But it should also occur to them that Mr Trump, though for the moment entirely in their corner, is mercurial, unpredictable and even mentally unstable.

    On the contrary. You can exactly predict that he will be doing whatever comes from powerful Jewish interests, currently awkwardly allied to Saudi interests. Whether Trump understands the why or wherefores is besides the point.

    Also, top points to the Cockburnite delusion that the US and the EU busniess will continue to be of importance for long:

    China is “already the winner,’’ said Dina Esfandiary, a fellow at the Centre for Science and Security Studies at King’s College in London, and co-author of the forthcoming ‘Triple Axis: Iran’s Relations With Russia and China’.

    “Iran has slowly abandoned the idea of being open to the West,’’ she said. “The Chinese have been in Iran for the past 30 years. They have the contacts, the guys on the ground, the links to the local banks.’’

    And they’re more willing to defy U.S. pressure as Trump slaps sanctions back on.

    • Agree: Mike P
  2. Kirt says:

    So what Cockburn is really saying (and I agree) is that Israel very much wants a war against Iran; they just don’t want to fight it. That’s the job of the Americans. Since the Iranians and their allies are responding minimally, if at all, to Israeli provocations, the alternative for the Israeli rulers is a false flag high casualty “terrorist” attack on the US. BOLO.

    • Agree: Talha
    • Replies: @Momus
    , @Jim Christian
  3. Momus says:

    Why would Israel want a war with the Iranians? Prior to the Islamic Revolution they had cordial ties.

    • Replies: @Kirt
  4. @Kirt

    So what Cockburn is really saying (and I agree) is that Israel very much wants a war against Iran; they just don’t want to fight it.

    Well yeah! It was stated somewhere around here the other day, humorously, that the battle hymn of the IDF is, “Onward Christian Soldier”. After Lebanon they learned an important lesson. Let the U.S. do it. If they get us into it, it’s just another war lost for us by our Generals. They’re used to losing. All they do it lose. They’re celebrated for it. Revered, even, as ‘great men’. And we put up with it.

  5. Kirt says:

    Better ask that question of Bibi and his supporters both in the US and Israel. He wouldn’t be expending tons of ordinance on the Iranians and their allies if he wanted peace. Were I running Israel and the US, I wouldn’t want war with Iran but I guess that’s why I’ve been called a racist, an alt-righter and a Russian in some forums. (Not here.)

  6. Taras77 says:

    I would say that trump attacking iran at the behest of israel would be a red line for impeachment but impeachment has so many variables that it probably would not happen:

    1. Would face a powerful aipac funded (or owned) congress as we have now but dominated by demos with no stones;
    2. Any impeachment would face the prospect of pence, who never got off his groveling knees during his last visit to israel, hence no improvment over trump;
    3. Going back to #1 above, unlikely that aipac congress has the stones or motivation to impeach.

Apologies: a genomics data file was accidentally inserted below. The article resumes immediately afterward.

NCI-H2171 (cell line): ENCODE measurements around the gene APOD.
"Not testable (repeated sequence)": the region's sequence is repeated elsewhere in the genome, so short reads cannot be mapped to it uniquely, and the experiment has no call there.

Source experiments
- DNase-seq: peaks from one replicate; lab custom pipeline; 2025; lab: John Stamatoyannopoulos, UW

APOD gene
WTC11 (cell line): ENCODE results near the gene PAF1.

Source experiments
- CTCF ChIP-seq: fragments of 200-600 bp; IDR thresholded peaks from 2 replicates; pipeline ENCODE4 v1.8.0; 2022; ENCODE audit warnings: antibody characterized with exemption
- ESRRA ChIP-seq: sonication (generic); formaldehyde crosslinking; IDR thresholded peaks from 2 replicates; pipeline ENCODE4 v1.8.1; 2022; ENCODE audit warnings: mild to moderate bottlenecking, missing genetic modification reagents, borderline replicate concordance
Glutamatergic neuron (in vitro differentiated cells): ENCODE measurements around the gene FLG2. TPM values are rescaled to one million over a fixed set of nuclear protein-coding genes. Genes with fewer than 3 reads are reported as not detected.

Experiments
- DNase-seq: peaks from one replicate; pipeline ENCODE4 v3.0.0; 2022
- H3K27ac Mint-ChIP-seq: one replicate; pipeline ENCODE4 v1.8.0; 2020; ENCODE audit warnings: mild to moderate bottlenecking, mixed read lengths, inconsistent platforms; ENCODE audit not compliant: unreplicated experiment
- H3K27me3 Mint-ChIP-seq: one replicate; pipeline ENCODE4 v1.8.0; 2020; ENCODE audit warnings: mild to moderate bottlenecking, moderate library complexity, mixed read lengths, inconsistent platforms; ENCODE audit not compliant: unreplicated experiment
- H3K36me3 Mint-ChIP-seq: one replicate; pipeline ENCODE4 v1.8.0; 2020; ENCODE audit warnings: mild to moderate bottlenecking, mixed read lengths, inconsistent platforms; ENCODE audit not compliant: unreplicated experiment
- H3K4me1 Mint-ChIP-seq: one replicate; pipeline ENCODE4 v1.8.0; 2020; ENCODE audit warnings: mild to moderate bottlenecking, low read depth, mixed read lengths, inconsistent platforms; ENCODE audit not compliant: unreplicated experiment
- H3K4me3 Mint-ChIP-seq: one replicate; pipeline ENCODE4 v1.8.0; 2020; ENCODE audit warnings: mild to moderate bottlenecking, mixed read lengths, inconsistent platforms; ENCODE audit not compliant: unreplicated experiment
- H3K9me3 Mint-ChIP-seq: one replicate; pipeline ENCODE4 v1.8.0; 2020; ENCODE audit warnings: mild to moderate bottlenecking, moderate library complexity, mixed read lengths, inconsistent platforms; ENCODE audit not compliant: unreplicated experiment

Soooo, what do we have-impeachment not likely but “could” happen if the attack becomes a complete disaster.

  7. Chuck says:

    Know Israel. No peace.

    No Israel. Know peace.

  8. Thaddeus says:

    Most rational observers attribute Trump flip flops to Deep State influences. Otherwise, I think Mr. Trump maintains the anti-war stances he held as a young man and would like to implement, if not for previously mentioned influences.

    Replacing McMasters with Bolton was a dead giveaway that he’s not in control.

    • Agree: renfro
    • Replies: @Paulestinian
    , @Skyblaze
  9. @Thaddeus

    Trump had suggested Bolton as possible Sec. of State since the transition period. He’s been pretty anti-Iran deal since early in the primary. As Cockburn said in another article, he shifts from isolationism and militarism pretty frequently. My own view is that Trump is just a strange person generally whose view of the world is ill informed and not thoroughly considered, but I’m just some asshole.

  10. Art says:

    The US is the only country that would go to war with Iran. Israel is too far away, and the Saudis are cowards. Excluding nukes, Iran can do more damage to Israel than Israel can do to Iran. Same with Saudi.

    Trump does not have a mandate to start an Iran war. Trump wants to starve Iran with world sanctions into a regime change. He wants to do a CIA Shah thing again. It would be good for Iran’s people if the Persians and their culture where returned to power in Iran. But that means dumping Islam. That would be very bloody (the Jews are licking their lips).

    Can Trump convince the world to go along with that scheme?


    Think Peace — Do No Harm — Maintain Hope — Live Idealistic — Art

    p.s. Of course starving Iran for Israel, would be a crime against humanity.

  11. Iran has a pernicious leadership of religious fanatics.

    Israel’s current leadership is apparently partly insane and might end up down the line being self-destructive for Israel as a nation.

    Russia and Saudi Arabia stand to make a lot of money as oil prices go up.

    Trump is going to need a distraction as the investigations against him hit pay dirt in public.

    I’m sure this will all end up well.

  12. Anonymous[171] • Disclaimer says:

    “Israel has grim experience in the past of becoming engaged in an unwinnable war in Lebanon between 1982 and 2000…”

    Please let’s not forget about 2006 when they really got their asses handed to them and got nowhere after a month of fighting with Hezbollah in South Lebanon.

  13. Darkwing says:

    Jew land wants a war with Iran but will not fight it, they want and will get Tramp and his buddies to do their dirty work, just like the rest of the middle east under Bush 1 and 2

  14. Samual says:

    Do a search on “lubavitch chabad trump putin” Treasonous Trump is betraying America.and Christianity “Amerika had nothing to gain by moving the embassy to Jerusalem…”
    But, the mob boss and his sucklings have much to gain. Follow the money. Kushner’s real estate sinkhole empire in Jew York is in deep shit. Kushner tried to emulate Trump with his RE deals. He way, way overpaid for 666 Fifth Avenue and just one example…way underwater. He has tried desperately to get financing…voila make him the de facto ambassador to Greater Israel, move the embassy, and appoint him and his charming cunt to rep ‘mericka for the grand opening.
    Jaysus, this is all too easy. Think like a mob boss and follow the money. Don’t assume for once that TrumPhuck makes decisions on what’s good for this country.

  15. Skyblaze says:

    Trump Antiwar?

    Look at his actions….they are not antiwar

  16. c matt says:

    If Israel doesn’t want war with Iran, they sure have a funny way of showing it.